Such a merry banquet I've never seen before! The Laconians were
simply charming. After the drink is in, why, we're all wise men, every
one of us.
It's only natural, to be sure, for sober, we're all fools. Take my
advice, my fellow-countrymen, our envoys should always be drunk. We go
to Sparta; we enter the city sober; why, we must be picking a
quarrel directly. We don't understand what they say to us, we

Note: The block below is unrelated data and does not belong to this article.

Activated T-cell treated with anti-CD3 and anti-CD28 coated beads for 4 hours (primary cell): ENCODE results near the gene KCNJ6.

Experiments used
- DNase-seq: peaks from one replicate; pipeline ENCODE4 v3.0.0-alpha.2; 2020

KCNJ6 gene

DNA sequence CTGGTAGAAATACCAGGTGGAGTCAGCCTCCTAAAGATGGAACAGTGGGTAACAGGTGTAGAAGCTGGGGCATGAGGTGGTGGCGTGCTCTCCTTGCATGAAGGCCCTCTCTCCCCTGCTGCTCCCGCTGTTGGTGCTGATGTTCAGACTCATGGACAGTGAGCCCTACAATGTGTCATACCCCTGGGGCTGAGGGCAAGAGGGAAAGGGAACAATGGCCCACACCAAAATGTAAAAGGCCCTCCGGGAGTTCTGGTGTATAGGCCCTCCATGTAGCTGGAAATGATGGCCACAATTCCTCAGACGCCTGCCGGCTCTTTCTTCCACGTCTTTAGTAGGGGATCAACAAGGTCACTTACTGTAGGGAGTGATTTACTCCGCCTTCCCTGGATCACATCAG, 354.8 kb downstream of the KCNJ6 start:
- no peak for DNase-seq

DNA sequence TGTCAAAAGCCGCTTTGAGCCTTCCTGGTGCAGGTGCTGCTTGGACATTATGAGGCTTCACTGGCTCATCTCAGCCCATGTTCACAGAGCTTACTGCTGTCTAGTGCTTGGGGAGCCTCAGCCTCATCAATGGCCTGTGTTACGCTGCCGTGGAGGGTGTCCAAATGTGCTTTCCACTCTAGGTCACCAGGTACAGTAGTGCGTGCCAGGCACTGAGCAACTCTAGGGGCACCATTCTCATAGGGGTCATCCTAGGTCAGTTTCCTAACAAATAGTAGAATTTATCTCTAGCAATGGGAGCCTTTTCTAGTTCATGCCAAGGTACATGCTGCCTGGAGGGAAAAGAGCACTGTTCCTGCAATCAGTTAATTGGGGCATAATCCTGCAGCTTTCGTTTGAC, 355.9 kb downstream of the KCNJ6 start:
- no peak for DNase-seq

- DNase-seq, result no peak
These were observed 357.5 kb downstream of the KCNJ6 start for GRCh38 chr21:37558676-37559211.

imagine a lot they don't say at all, and we report home all wrong, all
topsy-urvy. But, look you, to-day it's quite different; we're
enchanted whatever happens; instead of Clitagora, they might sing us
Telamon, and we should clap our hands just the same. A perjury or
two into the bargain, why! What does that matter to merry companions
in their cups? (The two CHORUSES return.) But here they are back
again! Will you begone, you loafing scoundrels.
(The CHORUSES retire again.)
Ah ha! here's the company coming out already.
(Two choruses, one Laconian and one Athenian, enter, dancing to